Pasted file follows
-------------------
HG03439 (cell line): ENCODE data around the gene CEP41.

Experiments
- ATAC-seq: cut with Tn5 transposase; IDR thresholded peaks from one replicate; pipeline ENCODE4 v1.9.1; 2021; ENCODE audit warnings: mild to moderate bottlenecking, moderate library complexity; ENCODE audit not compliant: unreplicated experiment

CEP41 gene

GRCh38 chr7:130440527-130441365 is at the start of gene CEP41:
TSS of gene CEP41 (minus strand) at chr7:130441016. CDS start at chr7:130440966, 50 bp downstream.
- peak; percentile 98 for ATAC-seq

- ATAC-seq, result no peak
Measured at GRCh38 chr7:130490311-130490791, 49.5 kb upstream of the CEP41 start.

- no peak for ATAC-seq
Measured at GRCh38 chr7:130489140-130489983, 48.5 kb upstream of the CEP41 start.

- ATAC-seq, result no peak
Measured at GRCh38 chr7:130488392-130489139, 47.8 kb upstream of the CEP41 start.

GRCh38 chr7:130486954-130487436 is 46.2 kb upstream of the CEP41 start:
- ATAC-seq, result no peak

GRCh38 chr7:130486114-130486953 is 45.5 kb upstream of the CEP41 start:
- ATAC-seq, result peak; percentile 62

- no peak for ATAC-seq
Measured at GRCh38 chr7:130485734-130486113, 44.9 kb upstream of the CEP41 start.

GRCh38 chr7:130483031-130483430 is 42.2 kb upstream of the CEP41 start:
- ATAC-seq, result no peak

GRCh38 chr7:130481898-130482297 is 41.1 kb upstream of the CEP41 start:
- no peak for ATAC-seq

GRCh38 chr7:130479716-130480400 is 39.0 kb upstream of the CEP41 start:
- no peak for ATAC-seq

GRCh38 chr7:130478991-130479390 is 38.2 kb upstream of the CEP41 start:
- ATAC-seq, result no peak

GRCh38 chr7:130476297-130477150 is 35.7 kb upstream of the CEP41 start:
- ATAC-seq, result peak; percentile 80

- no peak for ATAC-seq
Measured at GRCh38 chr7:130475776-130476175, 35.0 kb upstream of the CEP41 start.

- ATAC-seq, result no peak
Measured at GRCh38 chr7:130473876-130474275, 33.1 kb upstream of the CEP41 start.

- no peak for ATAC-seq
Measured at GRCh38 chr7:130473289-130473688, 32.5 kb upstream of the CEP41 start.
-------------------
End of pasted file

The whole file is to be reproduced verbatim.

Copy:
HG03439 (cell line): ENCODE data around the gene CEP41.

Experiments
- ATAC-seq: cut with Tn5 transposase; IDR thresholded peaks from one replicate; pipeline ENCODE4 v1.9.1; 2021; ENCODE audit warnings: mild to moderate bottlenecking, moderate library complexity; ENCODE audit not compliant: unreplicated experiment

CEP41 gene

GRCh38 chr7:130440527-130441365 is at the start of gene CEP41:
TSS of gene CEP41 (minus strand) at chr7:130441016. CDS start at chr7:130440966, 50 bp downstream.
- peak; percentile 98 for ATAC-seq

- ATAC-seq, result no peak
Measured at GRCh38 chr7:130490311-130490791, 49.5 kb upstream of the CEP41 start.

- no peak for ATAC-seq
Measured at GRCh38 chr7:130489140-130489983, 48.5 kb upstream of the CEP41 start.

- ATAC-seq, result no peak
Measured at GRCh38 chr7:130488392-130489139, 47.8 kb upstream of the CEP41 start.

GRCh38 chr7:130486954-130487436 is 46.2 kb upstream of the CEP41 start:
- ATAC-seq, result no peak

GRCh38 chr7:130486114-130486953 is 45.5 kb upstream of the CEP41 start:
- ATAC-seq, result peak; percentile 62

- no peak for ATAC-seq
Measured at GRCh38 chr7:130485734-130486113, 44.9 kb upstream of the CEP41 start.

GRCh38 chr7:130483031-130483430 is 42.2 kb upstream of the CEP41 start:
- ATAC-seq, result no peak

GRCh38 chr7:130481898-130482297 is 41.1 kb upstream of the CEP41 start:
- no peak for ATAC-seq

GRCh38 chr7:130479716-130480400 is 39.0 kb upstream of the CEP41 start:
- no peak for ATAC-seq

GRCh38 chr7:130478991-130479390 is 38.2 kb upstream of the CEP41 start:
- ATAC-seq, result no peak

GRCh38 chr7:130476297-130477150 is 35.7 kb upstream of the CEP41 start:
- ATAC-seq, result peak; percentile 80

- no peak for ATAC-seq
Measured at GRCh38 chr7:130475776-130476175, 35.0 kb upstream of the CEP41 start.

- ATAC-seq, result no peak
Measured at GRCh38 chr7:130473876-130474275, 33.1 kb upstream of the CEP41 start.

- no peak for ATAC-seq
Measured at GRCh38 chr7:130473289-130473688, 32.5 kb upstream of the CEP41 start.